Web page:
Eventually the rest of the faculty joined me in the library. It was a totally surreal experience, because in addition to this situation that only happens somewhere else to other people, it was our Homecoming Spirit Week, when students and any faculty who cared to participate dressed for the daily theme; Thursday had been designated "Tacky Day." The students enjoyed seeing teachers lighten up a bit, and it was fun, so I participated when I could find something appropriate to wear - and Tacky Day was easy. When this day and its reverberations were over, I threw away the clothes I had worn that day. I never could bring myself to put them on again. And while I eventually participated in Spirit Week in later years, I could never again bring myself to dress up for Tacky Day.

In the meeting, our principal Mr. Smith did his best to explain what had happened. Pete shot a teacher in the face, and that teacher was still alive. Mrs. Simpson opened the door to the teacher workroom, stepped in, saying, "He's got a gun. I've been shot." Then she collapsed and died. (At the time, we were told she'd had a heart attack. Later we learned that Pete had shot her as well. The entry wound hadn't been found at first because it was under her arm and the bullet apparently cauterized the wound - so there was no blood.)  Then Pete shot and killed himself.  Also in the meeting, we were asked not to talk with the press. School would be closed the following day, but teachers were asked to come for counseling sessions and to offer support to any students who wanted or needed it.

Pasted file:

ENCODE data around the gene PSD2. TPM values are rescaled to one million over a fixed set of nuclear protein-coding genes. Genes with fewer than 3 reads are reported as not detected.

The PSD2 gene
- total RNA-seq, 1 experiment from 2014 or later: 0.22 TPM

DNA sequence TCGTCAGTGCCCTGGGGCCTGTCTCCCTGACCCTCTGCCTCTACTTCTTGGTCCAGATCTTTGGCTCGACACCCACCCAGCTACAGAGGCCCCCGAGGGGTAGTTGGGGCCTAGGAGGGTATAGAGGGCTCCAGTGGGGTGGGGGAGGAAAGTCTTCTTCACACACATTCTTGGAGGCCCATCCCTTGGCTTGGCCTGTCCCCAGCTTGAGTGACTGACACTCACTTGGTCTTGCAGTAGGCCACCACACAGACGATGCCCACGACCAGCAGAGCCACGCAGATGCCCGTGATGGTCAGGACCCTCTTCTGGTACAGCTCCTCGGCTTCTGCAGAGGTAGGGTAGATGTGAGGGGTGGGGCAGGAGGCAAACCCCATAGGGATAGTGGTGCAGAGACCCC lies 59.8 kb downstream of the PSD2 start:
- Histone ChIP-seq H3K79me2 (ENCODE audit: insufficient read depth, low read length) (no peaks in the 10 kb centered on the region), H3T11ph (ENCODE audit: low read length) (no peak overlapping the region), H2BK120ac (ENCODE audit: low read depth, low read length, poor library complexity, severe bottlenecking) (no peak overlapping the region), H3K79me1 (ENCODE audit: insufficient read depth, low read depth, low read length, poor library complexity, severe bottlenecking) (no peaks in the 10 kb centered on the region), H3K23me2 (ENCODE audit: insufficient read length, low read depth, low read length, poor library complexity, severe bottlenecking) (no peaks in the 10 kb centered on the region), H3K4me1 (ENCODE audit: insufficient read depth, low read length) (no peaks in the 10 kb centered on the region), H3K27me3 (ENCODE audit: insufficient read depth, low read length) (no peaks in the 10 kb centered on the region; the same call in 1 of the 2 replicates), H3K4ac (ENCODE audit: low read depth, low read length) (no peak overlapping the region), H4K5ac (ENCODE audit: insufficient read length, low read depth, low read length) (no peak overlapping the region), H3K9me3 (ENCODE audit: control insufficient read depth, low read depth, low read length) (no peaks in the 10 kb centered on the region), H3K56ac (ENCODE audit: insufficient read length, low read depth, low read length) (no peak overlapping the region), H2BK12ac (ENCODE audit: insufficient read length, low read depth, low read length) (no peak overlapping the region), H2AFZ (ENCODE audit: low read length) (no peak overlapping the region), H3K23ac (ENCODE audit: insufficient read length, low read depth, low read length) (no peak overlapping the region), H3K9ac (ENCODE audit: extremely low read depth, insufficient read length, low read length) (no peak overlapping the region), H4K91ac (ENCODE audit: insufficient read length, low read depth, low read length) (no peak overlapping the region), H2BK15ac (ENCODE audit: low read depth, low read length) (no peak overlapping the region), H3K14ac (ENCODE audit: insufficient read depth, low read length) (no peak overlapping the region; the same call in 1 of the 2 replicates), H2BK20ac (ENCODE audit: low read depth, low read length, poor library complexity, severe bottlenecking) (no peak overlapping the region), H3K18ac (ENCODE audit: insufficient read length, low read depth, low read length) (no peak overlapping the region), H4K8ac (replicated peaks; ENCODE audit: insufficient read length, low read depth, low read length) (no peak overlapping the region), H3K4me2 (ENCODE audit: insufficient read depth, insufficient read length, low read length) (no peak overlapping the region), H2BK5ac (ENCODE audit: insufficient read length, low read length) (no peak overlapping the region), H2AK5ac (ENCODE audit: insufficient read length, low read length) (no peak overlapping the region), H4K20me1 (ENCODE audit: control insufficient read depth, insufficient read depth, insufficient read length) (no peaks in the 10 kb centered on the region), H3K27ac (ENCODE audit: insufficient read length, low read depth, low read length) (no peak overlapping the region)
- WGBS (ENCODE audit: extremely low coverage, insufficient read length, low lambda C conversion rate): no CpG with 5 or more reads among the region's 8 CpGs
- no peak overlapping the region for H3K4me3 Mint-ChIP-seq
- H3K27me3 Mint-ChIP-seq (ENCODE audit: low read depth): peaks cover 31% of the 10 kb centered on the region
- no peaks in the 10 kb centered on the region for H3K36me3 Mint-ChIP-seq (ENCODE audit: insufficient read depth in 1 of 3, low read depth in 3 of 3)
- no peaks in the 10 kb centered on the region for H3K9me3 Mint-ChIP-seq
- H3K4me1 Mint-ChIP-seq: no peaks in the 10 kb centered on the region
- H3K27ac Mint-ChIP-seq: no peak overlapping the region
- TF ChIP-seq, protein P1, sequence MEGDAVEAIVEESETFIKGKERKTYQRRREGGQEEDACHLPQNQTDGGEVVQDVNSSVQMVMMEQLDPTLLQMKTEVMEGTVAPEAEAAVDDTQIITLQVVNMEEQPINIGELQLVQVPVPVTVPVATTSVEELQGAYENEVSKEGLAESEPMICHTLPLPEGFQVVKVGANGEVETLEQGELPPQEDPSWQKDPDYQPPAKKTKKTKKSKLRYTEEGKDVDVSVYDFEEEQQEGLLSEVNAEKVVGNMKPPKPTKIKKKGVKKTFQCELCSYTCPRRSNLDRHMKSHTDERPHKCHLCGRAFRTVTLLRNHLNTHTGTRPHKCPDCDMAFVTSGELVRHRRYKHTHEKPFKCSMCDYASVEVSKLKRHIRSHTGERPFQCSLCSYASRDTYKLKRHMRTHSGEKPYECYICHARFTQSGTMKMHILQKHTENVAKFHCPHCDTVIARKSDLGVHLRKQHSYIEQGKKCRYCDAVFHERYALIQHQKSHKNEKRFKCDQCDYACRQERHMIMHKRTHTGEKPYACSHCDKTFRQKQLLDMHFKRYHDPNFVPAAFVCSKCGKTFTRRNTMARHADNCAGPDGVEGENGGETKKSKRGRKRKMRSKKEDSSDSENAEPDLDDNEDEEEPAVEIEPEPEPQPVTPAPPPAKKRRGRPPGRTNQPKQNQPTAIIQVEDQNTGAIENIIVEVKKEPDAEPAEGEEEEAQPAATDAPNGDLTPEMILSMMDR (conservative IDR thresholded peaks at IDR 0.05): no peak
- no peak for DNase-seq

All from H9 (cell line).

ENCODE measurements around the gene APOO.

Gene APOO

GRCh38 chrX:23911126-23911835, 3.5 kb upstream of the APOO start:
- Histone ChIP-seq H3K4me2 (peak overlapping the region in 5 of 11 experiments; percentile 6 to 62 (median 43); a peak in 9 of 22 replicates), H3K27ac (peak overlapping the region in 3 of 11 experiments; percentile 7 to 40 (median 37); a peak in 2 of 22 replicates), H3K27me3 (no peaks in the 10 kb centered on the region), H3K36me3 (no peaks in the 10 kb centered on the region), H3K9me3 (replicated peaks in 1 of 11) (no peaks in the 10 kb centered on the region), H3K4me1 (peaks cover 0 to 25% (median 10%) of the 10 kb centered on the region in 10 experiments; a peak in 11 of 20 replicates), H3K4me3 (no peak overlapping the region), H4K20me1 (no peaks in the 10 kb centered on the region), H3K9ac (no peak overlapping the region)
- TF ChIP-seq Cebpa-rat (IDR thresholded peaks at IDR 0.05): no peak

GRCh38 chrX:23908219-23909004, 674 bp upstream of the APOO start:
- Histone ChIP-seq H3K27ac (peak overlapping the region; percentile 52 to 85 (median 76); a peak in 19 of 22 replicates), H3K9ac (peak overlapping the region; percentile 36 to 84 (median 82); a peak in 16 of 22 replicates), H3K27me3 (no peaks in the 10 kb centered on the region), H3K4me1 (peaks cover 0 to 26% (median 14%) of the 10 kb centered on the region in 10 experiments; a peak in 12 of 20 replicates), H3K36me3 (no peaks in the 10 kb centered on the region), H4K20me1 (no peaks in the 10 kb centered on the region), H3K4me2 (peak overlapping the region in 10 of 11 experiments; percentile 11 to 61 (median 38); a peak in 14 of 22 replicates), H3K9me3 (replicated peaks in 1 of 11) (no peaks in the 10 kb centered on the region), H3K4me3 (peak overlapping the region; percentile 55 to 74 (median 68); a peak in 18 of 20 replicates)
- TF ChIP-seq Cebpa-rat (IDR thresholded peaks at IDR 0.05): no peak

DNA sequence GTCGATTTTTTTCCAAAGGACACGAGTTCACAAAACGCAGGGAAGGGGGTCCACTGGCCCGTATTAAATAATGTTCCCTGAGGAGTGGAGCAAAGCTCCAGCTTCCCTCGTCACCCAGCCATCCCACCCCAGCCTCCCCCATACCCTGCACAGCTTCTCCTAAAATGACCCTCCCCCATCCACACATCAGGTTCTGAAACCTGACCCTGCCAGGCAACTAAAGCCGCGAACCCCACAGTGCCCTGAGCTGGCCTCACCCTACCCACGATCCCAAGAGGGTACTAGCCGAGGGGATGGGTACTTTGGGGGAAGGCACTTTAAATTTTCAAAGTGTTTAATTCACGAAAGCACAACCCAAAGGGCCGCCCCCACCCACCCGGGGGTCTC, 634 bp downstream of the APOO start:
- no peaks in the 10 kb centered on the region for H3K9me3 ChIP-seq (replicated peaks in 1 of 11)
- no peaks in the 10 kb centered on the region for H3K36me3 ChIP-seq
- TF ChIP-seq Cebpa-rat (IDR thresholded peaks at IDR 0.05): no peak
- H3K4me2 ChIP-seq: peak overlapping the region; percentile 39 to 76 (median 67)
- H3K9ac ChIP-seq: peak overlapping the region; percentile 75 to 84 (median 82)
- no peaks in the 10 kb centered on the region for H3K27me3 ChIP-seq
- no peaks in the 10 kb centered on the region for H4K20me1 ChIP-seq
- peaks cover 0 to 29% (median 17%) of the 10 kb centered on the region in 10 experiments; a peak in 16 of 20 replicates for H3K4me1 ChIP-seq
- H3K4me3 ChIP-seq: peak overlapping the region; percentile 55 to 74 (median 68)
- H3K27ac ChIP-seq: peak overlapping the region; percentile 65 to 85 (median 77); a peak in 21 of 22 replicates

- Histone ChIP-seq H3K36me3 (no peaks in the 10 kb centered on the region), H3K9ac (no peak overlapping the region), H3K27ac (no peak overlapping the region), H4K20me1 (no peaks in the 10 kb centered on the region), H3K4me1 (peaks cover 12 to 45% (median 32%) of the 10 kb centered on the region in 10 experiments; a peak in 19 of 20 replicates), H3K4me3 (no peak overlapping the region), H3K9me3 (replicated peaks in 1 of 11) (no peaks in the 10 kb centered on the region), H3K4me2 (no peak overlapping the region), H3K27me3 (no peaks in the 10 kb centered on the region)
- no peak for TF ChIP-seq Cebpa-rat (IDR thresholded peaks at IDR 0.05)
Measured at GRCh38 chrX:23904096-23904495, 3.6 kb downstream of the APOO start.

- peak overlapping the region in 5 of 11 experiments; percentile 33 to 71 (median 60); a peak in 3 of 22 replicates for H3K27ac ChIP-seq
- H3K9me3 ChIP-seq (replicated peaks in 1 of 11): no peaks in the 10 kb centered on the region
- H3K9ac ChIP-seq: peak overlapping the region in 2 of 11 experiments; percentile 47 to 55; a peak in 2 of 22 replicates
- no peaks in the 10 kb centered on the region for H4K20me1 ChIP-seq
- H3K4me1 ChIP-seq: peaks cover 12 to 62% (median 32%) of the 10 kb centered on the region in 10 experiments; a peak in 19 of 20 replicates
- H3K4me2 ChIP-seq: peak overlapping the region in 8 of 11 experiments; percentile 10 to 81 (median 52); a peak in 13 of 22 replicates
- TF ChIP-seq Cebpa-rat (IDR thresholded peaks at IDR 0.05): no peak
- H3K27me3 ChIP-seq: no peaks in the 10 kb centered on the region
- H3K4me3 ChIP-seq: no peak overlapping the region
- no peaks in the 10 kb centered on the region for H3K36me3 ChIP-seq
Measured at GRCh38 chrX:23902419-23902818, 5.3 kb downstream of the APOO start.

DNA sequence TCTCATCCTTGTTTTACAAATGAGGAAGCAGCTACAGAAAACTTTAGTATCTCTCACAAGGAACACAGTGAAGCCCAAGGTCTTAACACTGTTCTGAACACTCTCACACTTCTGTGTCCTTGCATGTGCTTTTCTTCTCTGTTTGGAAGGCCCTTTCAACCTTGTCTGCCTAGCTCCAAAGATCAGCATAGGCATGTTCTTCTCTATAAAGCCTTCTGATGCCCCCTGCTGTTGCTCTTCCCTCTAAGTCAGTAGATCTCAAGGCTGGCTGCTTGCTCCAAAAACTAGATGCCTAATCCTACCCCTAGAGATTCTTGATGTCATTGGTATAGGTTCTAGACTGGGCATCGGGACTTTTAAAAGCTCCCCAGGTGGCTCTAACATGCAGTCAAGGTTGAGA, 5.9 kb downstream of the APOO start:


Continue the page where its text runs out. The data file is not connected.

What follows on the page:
On Friday, we met first at the school. Everyone waited for others and walked in in groups of three or more, because no one was quite ready to go walking through those halls alone. Then we were bused to the community center, where we met with the entire school district - only three schools. I felt rather lost, because Mrs. Simpson was one of the people I usually sat with, and went to lunch with, on days when we didn't have students. And though I was so terribly sad, I couldn't cry. My headache from the previous morning had never gone away, my heart was breaking, and I couldn't cry.